|The John Staluppi Collection
Saturday, December 1, 2012
|2001 Chevrolet Corvette Classic Reflection Roadster|
350 bhp, 350.0 cu. in. OHV V-8 engine, four-speed automatic transmission, coil spring independent front suspension, independent rear suspension with transverse leaf spring, and four-wheel hydraulic disc brakes. Wheelbase: 104.5 in.
All Corvettes are special, but everyone has their favorites. The split window 1963 coupe has many admirers; others prefer the ’57 fuelie, while some purists long for the original white-on-red 1953 model. Of the first generation Corvettes, however, there’s a strong constituency for the 1962 model, with its classic nose, uplifted 1961 tail, and solid color paint. Those of the Baby Boomer generation had this car imprinted in their minds from the early sixties CBS television series Route 66, in which two friends, Tod Stiles and Buzz Murdock (Martin Milner and George Maharis), drive the mother road, meeting people, having adventures, finding work, and absorbing America. Their chariot was a Corvette, several actually, but the most remembered is the final 1962 car.
In the last 15 years, there has been a marked embrace of retro-styling themes by the major manufacturers. Capturing the heritage cues of earlier models, but using modern technology and metallurgy, came such vehicles as the Plymouth Prowler and the 2002–2005 two-seat Ford Thunderbird.
Yet another constituency yearns for a different combination of legacy design and up-to-date construction. Instead of retro cues, they’d like a near replica of an iconic historic car on a fully modern chassis. Fortunately, there’s at least one company that will fit the bill.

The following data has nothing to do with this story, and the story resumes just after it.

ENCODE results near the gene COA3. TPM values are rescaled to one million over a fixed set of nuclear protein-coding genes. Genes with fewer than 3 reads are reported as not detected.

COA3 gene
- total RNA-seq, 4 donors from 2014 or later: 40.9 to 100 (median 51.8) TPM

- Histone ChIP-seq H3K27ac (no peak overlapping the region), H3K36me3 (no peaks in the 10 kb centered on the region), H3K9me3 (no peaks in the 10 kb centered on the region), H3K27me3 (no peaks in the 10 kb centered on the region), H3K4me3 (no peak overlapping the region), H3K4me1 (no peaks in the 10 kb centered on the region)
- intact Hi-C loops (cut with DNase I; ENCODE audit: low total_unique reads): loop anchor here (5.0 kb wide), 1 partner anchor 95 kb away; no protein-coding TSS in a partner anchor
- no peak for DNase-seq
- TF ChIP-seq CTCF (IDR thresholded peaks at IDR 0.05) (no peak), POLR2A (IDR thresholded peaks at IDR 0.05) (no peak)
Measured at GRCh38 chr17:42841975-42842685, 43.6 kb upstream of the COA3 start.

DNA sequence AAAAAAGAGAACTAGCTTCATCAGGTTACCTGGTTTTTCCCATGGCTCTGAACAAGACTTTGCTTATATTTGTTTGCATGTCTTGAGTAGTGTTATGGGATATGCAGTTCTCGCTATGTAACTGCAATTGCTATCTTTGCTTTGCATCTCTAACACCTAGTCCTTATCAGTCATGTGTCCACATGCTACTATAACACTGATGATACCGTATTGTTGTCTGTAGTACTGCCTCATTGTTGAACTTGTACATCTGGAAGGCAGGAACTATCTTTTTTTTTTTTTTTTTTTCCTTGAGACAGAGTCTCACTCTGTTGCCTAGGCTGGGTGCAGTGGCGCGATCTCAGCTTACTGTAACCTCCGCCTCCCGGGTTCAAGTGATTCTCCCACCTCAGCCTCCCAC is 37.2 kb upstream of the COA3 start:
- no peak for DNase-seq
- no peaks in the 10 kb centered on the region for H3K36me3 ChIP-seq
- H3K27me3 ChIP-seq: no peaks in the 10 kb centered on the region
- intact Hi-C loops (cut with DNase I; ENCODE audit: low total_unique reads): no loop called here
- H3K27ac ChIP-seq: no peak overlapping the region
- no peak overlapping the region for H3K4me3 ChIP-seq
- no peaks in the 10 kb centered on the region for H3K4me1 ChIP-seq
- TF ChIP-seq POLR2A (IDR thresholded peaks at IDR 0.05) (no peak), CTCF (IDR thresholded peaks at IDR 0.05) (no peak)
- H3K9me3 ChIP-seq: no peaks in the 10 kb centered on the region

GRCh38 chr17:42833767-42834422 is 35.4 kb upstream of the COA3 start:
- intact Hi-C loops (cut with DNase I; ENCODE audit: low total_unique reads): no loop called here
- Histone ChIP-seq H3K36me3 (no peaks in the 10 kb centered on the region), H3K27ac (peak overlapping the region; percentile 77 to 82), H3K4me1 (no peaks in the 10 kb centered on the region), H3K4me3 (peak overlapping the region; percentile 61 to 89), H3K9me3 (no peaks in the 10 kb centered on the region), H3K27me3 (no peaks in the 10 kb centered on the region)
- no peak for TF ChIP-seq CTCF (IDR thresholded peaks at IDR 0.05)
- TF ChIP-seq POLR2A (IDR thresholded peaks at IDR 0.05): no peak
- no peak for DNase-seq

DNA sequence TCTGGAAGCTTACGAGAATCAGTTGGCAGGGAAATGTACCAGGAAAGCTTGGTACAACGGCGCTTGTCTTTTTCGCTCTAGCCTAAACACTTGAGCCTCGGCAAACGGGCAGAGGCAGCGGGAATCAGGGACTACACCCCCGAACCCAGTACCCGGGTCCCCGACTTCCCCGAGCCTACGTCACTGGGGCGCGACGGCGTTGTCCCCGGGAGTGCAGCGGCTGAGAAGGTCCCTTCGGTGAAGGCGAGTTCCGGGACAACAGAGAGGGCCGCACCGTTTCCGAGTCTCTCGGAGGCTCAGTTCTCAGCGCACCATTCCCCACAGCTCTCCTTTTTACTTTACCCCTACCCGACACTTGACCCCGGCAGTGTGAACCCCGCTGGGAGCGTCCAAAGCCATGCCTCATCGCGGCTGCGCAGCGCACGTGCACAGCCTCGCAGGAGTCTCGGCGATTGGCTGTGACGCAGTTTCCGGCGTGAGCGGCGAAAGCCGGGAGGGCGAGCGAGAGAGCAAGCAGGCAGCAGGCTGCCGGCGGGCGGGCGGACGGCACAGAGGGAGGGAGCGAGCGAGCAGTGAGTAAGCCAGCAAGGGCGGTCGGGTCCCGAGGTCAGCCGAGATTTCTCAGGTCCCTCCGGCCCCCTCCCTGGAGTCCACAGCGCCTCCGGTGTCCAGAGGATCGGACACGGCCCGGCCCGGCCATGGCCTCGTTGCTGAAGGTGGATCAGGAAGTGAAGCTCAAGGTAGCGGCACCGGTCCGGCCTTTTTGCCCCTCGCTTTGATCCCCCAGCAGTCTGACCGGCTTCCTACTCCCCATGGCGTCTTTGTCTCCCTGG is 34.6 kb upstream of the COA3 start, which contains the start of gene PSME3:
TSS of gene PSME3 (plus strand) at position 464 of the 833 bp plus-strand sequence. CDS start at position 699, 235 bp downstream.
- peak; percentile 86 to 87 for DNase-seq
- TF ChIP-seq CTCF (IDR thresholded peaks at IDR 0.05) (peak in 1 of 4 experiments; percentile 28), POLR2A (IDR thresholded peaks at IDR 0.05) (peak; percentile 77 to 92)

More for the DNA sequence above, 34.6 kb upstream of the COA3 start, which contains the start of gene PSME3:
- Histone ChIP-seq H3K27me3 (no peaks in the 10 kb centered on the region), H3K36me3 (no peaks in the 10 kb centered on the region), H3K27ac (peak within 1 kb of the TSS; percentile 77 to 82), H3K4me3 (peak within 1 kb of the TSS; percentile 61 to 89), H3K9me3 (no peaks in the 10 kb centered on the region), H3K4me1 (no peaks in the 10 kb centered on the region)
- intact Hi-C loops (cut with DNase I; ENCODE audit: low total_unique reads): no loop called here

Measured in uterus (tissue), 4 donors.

Classic Reflection Coachworks, of Lakewood, Washington, has been working on such vehicles for nearly 20 years. They began in 1994, engineering and constructing a stock 1962 Corvette body onto a 1993 chassis. This involved changing the wheelbase to make the body a proper fit and designing a front clip that would tilt forward. On completion, this prototype won many awards at shows in the northwestern U.S.
A parallel effort based on a C5 chassis began shortly afterwards. Using Boeing three-dimensional computer-aided design, a new body assembly was designed, faithful to the 1962 shell. This design was transferred to a five-axis milling machine. This led to the creation of a series of molds for high-temperature vacuum molding of body panels.
The design uses factory stock hardware, hinges, wiring, and interior appointments, with a specially manufactured exterior trim. Cars are hand-built on late model chassis, fitted together, panel by panel, and a new soft top is installed.
The process begins with the customer’s donor car, a 1998–2004 Corvette roadster, which is disassembled and measured to ensure alignment. Individual panels as attached to backing structures, then the panels are attached to the chassis, tail section first. Paint is applied and buffed, and finally, the interior is installed. The result is a thoroughly modern heritage Corvette.
This car is Classic Heritage Coachworks model CRC-62R, build number 78. It was completed in March 2010. It is based on a 2001 chassis powered by the 350 brake horsepower, 350 CID LS1 engine with four-speed automatic transmission. Black with silver side coves, it has a black leather interior in the C5 configuration, with instruments, radio, and climate controls in their customary positions. It has the customary Corvette features: power windows, interval wipers, cruise control, power steering, power disc brakes, and air conditioning. It is built with the donor vehicle’s emissions equipment, which conforms to U.S. and California standards for 2001.
Since the body is engineered to the 1962 profile, it has correct proportions, with the exception that the windshield has a different shape and a sharper rake. The tires are 285/35ZR19 radials on Legends Reborn wheels.
This is a very enticing package. Those of a certain age will undoubtedly think of themselves as Tod and Buzz, cruising Route 66 in search of adventure.